Ebola spreading to more countries, warns WHO

Ebola spreading to more countries, warns WHO

The World Health Organisation on Saturday warned west Africa’s Ebola-hit nations that the epidemic was spiralling out of control and could spread to other countries, causing “catastrophic” loss of life and severe economic disruption.

WHO chief Margaret Chan told the leaders of Guinea, Sierra Leone and Liberia at a regional summit that the response to the epidemic had been “woefully inadequate”, and  the outbreak was “moving faster than our efforts to control it”.

The leaders were in the Guinean capital Conakry to organise the deployment of hundreds of extra medical personnel as part of $100 million emergency response to an epidemic which has claimed more than 700 lives. “If the situation continues to deteriorate, the consequences can be catastrophic in terms of loss of lives,  severe socioeconomic disruption and a high risk of spreading to other countries,” Chan said.

She described the outbreak as “by far the largest ever in the nearly a four-decade history of this disease”. “It is taking place in areas with fluid population movements over porous borders and has demonstrated its ability to spread via air travel, contrary to what has been seen in past outbreaks,” she told the summit.

“Cases are occurring in rural areas which are difficult to access as well as in densely populated capital cities. This meeting must mark a turning point in the outbreak response.”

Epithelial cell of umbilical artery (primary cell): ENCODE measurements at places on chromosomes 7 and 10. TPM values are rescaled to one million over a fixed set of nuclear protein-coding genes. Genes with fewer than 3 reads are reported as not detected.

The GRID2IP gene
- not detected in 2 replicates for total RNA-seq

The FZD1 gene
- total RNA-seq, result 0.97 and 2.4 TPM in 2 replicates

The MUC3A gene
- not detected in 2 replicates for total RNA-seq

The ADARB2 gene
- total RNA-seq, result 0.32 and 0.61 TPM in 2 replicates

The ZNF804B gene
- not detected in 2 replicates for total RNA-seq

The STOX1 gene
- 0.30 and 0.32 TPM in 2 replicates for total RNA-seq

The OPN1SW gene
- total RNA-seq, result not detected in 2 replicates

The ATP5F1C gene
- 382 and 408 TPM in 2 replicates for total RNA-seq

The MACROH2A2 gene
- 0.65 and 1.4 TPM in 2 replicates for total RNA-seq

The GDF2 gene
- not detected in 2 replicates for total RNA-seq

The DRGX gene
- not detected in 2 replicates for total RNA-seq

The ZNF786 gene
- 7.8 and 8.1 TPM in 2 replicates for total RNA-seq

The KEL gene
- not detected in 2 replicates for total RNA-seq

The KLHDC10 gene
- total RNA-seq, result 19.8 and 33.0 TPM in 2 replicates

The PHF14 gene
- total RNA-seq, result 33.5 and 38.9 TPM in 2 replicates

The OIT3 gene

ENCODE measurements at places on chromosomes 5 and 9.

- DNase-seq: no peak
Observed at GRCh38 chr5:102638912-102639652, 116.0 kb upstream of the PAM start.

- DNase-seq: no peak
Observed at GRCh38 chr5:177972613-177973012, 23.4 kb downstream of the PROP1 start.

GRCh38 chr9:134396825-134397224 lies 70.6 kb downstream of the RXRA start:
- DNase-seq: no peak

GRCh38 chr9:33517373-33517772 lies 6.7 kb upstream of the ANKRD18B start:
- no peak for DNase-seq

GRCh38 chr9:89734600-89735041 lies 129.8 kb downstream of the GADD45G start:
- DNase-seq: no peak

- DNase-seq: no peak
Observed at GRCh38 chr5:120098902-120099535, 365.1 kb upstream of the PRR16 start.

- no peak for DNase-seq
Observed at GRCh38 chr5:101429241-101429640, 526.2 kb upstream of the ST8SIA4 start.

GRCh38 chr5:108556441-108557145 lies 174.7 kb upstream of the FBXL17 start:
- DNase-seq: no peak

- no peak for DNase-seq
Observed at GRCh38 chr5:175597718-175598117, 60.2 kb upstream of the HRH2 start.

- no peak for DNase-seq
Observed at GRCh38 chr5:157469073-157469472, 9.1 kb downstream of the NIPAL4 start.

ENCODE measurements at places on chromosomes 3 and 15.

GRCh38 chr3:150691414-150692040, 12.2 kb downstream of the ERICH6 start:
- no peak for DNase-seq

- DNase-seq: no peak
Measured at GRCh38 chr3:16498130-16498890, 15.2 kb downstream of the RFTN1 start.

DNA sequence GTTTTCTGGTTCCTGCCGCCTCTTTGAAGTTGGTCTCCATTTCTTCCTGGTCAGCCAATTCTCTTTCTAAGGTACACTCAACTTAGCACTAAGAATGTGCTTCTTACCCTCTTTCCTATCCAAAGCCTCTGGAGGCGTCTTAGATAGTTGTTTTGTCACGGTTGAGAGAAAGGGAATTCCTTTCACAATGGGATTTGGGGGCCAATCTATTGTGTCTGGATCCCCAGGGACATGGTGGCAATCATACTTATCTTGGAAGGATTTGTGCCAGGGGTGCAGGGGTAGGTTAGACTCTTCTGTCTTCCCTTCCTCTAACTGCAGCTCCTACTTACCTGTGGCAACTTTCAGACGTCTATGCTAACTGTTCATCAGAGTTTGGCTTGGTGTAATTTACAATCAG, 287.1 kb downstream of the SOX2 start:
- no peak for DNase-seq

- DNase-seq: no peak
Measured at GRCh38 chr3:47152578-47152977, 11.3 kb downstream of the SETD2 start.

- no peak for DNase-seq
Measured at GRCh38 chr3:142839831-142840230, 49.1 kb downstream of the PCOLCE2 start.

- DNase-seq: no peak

Meanwhile, west Africa’s Ebola-hit nations imposed stringent new rules to tackle the outbreak of the tropical virus ahead of a special regional summit on Saturday to launch an emergency response plan.

“It is like fighting a forest fire. If you leave behind even one burning ember — one case undetected — it could reignite the epidemic,” said Tom Frieden, the chief of the US’s top public health body. A hospital in southern US said it was preparing to receive an Ebola patient “within the next several days” for treatment in its specialised containment unit.

 Sierra Leone, which has seen 233 deaths, buried medic Umar Khan, described as a “national hero” who saved the lives of more than 100 Ebola patients before succumbing to the tropical bug.

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